What Wolf began to realize was that the secret of Roseto wasn’t diet or exercise or genes or location. It had to be Roseto itself. As Bruhn and Wolf walked around the town, they figured out why. They looked at how the Rosetans visited one another, stopping to chat on the street, cooking for one another in their backyards. They learned about the extended family clans that underlay the town’s social structure. They saw how many homes had three generations living under one roof, and how much respect grandparents commanded. They went to mass at Our Lady of Mount Carmel and saw the unifying and calming effect of the church. They counted twenty-two separate civic organizations in a town of just fewer than two thousand people. They picked up on the particular equal spirit of the community, which discouraged the wealthy from flaunting their success and helped the unsuccessful obscure their failures.
In transplanting the paesani culture of Southern Italy to the hills of eastern Pennsylvania, the Rosetans had created a powerful, protective social structure capable of insulating them from the pressures of the modern world. The Rosetans were healthy because of where they were from, because of the world they had created for themselves in their tiny little town in the hills.
Community is Health
Mental, spiritual, physical, financial health need to be thought of in terms of community. We can’t understand why someone is healthy if all we did was think about an individual’s personal choices or actions in isolation. We have to look beyond the individual. We have to understand the culture that we are part of, and who our friends and families are and where we came from. We have to appreciate the idea that values of the world we inhabit and the people we surround ourselves with have a profound effect on who we are.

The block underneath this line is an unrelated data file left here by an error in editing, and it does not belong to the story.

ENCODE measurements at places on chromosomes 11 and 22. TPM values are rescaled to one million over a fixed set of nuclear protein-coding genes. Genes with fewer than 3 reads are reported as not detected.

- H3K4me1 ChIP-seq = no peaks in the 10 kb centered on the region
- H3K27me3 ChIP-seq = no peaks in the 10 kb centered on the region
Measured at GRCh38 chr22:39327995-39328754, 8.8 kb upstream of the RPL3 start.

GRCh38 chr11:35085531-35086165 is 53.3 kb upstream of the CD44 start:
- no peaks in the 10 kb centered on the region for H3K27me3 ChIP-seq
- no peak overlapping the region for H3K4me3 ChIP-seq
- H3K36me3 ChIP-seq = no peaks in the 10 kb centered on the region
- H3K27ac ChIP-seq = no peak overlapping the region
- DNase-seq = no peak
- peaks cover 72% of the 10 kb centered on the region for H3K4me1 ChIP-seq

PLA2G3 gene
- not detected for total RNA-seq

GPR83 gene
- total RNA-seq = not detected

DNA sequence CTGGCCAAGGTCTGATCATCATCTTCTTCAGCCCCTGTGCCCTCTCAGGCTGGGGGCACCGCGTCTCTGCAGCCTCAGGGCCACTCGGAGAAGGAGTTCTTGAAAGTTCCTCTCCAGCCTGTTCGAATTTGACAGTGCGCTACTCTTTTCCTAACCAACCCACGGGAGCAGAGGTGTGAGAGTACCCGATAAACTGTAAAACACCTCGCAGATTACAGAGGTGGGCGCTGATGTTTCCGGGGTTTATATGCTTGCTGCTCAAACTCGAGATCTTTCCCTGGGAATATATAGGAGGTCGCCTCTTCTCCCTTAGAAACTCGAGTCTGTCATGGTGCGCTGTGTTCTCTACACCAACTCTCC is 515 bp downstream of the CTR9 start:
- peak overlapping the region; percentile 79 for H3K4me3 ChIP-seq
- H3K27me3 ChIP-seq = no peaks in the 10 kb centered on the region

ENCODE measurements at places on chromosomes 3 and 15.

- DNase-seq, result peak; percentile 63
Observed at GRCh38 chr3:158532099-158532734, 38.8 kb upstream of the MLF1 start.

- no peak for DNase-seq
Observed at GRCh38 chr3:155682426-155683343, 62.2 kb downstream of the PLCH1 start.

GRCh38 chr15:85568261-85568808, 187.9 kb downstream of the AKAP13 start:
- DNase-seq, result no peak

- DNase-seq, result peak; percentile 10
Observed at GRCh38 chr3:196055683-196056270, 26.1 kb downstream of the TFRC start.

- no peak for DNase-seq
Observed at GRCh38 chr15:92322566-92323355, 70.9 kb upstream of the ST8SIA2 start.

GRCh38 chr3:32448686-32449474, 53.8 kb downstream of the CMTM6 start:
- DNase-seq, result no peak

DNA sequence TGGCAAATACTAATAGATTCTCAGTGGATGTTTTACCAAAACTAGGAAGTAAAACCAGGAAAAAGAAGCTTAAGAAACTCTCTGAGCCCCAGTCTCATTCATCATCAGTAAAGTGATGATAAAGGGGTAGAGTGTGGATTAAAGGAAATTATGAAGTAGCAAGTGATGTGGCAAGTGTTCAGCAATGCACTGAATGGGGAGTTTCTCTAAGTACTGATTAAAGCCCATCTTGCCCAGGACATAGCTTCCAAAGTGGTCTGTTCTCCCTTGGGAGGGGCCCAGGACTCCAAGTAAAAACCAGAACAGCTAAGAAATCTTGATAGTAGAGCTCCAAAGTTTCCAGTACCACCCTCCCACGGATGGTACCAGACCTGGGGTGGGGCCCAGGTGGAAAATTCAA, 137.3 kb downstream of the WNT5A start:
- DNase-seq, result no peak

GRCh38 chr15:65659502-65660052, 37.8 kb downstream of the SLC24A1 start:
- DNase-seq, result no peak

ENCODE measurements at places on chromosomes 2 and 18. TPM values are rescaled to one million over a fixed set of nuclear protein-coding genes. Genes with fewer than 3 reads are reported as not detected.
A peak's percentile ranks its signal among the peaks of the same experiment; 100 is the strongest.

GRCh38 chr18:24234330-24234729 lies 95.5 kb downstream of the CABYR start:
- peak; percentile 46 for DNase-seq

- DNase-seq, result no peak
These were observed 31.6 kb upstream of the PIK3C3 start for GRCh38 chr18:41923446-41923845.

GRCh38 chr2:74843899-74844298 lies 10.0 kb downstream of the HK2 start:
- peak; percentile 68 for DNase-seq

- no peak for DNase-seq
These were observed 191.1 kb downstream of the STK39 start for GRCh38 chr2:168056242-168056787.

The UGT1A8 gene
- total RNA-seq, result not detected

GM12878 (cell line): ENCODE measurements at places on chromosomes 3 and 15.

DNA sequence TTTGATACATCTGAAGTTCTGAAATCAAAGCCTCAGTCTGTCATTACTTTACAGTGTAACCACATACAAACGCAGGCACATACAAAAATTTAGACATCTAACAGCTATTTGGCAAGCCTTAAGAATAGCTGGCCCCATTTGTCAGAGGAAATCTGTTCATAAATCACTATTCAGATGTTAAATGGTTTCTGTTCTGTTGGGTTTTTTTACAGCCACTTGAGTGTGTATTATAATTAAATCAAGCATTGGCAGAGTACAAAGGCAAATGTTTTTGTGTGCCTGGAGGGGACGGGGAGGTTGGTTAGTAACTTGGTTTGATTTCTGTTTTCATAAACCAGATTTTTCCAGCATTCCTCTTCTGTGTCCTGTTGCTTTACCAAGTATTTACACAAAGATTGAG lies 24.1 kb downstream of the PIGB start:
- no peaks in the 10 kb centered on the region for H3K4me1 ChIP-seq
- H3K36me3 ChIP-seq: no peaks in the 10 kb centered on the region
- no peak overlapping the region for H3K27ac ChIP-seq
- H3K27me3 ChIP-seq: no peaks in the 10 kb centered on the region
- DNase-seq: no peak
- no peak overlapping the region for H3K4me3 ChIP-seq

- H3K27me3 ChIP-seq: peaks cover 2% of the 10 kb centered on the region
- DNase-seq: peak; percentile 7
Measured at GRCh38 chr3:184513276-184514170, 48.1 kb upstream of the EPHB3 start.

This story almost parallel’s what Placencia use to be. I remember, as a kid, we use to be a very close knit community. We use to have Village Life where everyone and their family came out and exchanged stories, laughed, talked and socialized, where the great cooks showcased their conch soups, BBQs, rice and beans etc. where the community’s musicians entertain everyone and all the children played with each other. I miss those days, those days I felt great joy, I felt great freedom and felt like part of something very special. Back then I believed the rest of the world was as peaceful and blessed as we were in Belize – things didn’t matter to us, only family and community.
Placencia still have that community ethos, but it has drastically deteriorated, we have become selfish people; we have become worshipers of materialism; we flaunt our success in the face of the not-so-fortunate; we are reluctant to help our fallen brothers and sisters; we have lost what role parents play in our children’s lives; our children have lost their respect for their parents and elders as well as each other; our children don’t play and interact enough , in a positive way, with each other and the list goes on.
However I have not lost an ounce of hope and pride in my community for this is merely an acknowledgement, for I believe acknowledgment is the catalyst to the tools of change – good or bad – Free Will, will let us chose if we should continue down this current path or change our attitudes about WHERE we came from, WHO we use to be as a community, who WE ARE instead of who I AM; for our community does not exist in some parallel universe and we exist in our individual ones. Our community is made up of each one of us – I AM MY COMMUNITY.
Gladwell, Malcolm Outliers: The Story of Success. New York: Little, Brown and Company, November 18, 2008. Kindle PC.